But unless we forgive the sins of those who have caused us hurt and to suffer, we cannot be truly forgiven, as the parable of the Lord showed us. The unforgiving servant was ultimately not forgiven from his debts, because he refused to forgive another servant who owed him much less than what he himself owed his master. We must remember, brothers and sisters in Christ, that no matter how painful is the suffering and pains that others have done to us, all these are truly nothing compared to the pain and suffering we have caused the Lord.

Brothers and sisters in Christ, let us all reflect then on the Passion and suffering of Our Lord, Jesus Christ. He willingly bore the unimaginably heavy burden of our sins, the combined weight of sin of all mankind, with Him as He bore the cross down the path of suffering to Calvary. In all of this, He bore it willingly and out of love for each one of us. As He look down upon us from the cross, He has only mercy in His loving Heart, intended for us, His wayward children.

If God is willing and able of endure such pains and sufferings to remove from us our sins, then why is it that we cannot let go of even small slights and insults, pains and sufferings that our fellow brethren had done to us? Every single wounds on the body of Christ, after all, are every single sins we have committed, whether it be small or significant sin. Sin is still sin, and God is willing and capable of forgiving us from our every sins. Now, are we able to forgive those who have sinned against us?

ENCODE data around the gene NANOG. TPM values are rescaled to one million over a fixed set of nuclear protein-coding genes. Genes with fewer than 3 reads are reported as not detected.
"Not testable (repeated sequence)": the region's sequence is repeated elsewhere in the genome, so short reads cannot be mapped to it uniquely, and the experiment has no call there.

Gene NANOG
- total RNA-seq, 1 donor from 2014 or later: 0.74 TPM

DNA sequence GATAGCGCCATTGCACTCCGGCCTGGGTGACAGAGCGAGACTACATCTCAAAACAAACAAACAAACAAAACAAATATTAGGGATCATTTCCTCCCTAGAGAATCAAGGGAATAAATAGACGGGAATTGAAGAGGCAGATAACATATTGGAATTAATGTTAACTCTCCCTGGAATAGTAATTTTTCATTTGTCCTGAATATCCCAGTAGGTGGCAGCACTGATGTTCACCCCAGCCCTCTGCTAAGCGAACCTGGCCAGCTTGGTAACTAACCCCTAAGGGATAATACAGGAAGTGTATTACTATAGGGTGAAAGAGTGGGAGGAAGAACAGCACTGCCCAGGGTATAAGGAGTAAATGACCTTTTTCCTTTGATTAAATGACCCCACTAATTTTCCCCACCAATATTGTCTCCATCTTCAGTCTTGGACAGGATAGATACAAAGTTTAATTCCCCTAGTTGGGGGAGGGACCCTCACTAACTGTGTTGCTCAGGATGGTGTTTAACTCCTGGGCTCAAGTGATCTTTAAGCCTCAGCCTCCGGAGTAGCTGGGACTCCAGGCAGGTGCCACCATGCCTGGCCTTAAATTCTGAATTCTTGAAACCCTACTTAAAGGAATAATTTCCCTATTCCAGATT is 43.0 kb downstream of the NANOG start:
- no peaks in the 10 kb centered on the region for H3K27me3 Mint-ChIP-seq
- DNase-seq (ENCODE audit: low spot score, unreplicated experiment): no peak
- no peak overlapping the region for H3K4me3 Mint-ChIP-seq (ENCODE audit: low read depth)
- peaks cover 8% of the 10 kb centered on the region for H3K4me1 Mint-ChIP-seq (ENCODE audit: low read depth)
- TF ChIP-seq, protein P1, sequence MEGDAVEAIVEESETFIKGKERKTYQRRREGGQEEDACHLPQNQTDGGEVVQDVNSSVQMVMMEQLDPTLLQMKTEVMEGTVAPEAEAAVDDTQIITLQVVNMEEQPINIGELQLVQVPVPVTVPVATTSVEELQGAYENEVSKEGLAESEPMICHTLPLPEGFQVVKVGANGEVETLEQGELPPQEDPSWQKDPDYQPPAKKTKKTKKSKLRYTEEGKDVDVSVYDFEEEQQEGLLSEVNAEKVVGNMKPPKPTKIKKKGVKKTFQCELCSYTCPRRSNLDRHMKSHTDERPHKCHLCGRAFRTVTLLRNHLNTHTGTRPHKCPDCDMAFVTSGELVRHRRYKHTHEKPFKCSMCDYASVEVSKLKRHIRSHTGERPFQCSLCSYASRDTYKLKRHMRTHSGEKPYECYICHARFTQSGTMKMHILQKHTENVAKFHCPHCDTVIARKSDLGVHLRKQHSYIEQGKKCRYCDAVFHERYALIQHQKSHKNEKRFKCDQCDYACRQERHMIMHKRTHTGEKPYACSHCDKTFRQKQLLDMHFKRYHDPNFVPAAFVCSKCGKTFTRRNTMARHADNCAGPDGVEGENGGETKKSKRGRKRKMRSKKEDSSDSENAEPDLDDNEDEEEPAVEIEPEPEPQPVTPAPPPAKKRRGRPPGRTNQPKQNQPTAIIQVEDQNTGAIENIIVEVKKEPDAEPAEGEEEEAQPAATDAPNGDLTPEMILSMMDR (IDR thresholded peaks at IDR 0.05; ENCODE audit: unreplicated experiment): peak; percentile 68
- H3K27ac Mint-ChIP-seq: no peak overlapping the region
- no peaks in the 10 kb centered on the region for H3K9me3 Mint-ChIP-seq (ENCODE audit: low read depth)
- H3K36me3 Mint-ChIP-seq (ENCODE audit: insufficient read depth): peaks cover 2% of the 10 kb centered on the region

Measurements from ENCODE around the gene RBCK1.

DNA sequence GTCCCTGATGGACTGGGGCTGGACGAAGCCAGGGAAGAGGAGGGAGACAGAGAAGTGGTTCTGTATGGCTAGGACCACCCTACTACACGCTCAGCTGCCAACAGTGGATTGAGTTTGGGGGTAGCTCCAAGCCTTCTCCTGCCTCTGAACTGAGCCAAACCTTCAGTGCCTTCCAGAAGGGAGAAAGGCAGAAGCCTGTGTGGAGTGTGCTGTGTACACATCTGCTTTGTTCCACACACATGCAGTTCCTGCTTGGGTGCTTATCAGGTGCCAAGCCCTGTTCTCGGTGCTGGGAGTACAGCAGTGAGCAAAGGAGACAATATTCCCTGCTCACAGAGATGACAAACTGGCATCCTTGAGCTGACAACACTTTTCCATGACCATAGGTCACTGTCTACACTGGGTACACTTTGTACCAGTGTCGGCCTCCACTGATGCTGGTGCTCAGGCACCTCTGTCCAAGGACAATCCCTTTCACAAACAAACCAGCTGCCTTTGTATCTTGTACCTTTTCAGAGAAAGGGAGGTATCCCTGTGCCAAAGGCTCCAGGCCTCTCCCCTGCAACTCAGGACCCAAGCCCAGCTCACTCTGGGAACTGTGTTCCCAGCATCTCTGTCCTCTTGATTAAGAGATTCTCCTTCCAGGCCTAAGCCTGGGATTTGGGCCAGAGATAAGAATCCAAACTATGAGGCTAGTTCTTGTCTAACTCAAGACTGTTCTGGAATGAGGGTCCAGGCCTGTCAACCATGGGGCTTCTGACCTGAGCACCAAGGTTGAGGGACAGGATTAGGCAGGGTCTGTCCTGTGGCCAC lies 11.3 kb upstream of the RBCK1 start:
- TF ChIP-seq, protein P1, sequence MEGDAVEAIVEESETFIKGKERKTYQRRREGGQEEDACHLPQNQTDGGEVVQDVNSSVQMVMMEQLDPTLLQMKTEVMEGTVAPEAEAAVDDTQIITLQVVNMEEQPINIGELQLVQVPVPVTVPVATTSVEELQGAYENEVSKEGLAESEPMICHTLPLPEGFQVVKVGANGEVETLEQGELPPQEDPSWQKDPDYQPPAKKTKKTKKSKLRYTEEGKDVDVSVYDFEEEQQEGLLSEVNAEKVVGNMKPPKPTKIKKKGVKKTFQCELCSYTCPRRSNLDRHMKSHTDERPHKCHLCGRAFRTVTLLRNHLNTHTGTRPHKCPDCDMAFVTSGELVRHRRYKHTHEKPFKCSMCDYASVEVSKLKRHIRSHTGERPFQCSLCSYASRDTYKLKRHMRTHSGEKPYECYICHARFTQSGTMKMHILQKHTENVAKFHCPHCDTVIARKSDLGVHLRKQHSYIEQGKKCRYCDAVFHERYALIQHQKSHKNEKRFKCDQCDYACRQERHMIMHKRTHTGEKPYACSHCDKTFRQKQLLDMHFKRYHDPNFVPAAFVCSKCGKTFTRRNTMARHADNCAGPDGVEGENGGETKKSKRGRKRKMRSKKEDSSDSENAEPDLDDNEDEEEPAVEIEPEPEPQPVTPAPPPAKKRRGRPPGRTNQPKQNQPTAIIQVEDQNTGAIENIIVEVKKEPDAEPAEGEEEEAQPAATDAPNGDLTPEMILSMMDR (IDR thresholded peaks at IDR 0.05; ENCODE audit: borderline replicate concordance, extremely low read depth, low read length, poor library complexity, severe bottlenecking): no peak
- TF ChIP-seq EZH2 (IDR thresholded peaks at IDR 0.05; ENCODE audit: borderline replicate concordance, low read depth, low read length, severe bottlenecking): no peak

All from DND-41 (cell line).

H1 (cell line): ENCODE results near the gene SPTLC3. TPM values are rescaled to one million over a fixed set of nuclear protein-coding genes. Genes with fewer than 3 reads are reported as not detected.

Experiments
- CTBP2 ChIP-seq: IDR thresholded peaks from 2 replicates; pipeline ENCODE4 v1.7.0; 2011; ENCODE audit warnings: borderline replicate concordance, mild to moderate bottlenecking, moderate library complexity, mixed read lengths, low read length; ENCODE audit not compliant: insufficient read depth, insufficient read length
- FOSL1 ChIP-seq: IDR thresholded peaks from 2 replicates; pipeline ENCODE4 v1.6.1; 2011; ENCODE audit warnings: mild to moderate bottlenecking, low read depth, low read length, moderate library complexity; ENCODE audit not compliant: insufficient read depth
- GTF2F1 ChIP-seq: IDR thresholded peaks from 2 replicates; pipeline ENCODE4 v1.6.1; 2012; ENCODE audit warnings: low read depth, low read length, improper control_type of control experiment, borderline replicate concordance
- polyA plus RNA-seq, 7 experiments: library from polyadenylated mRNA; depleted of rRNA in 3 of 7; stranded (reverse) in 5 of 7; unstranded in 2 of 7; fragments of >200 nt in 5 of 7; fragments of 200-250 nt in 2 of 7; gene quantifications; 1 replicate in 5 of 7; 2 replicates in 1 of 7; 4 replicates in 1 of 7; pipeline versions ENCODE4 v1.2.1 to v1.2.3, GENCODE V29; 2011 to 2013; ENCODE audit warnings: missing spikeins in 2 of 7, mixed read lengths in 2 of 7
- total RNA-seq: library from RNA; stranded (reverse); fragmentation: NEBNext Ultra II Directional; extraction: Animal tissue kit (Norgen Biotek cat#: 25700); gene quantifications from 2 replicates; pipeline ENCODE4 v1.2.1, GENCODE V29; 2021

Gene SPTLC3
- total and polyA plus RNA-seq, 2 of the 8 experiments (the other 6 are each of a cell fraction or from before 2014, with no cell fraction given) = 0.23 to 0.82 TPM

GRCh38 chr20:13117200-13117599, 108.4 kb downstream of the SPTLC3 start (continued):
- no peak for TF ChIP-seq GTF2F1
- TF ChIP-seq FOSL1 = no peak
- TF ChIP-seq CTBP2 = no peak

Let us make this our Lenten commitment, and in fact not just during Lent, but from this moment onwards, to forgive one another our sins and mistakes, our deeds and words that have brought about hurt and injury on those whom we have encountered in our lives. May the Lord forgive us all our sins, we unworthy sinners, just as we have forgiven our brothers and sisters, our sins and trespasses against each other. Amen.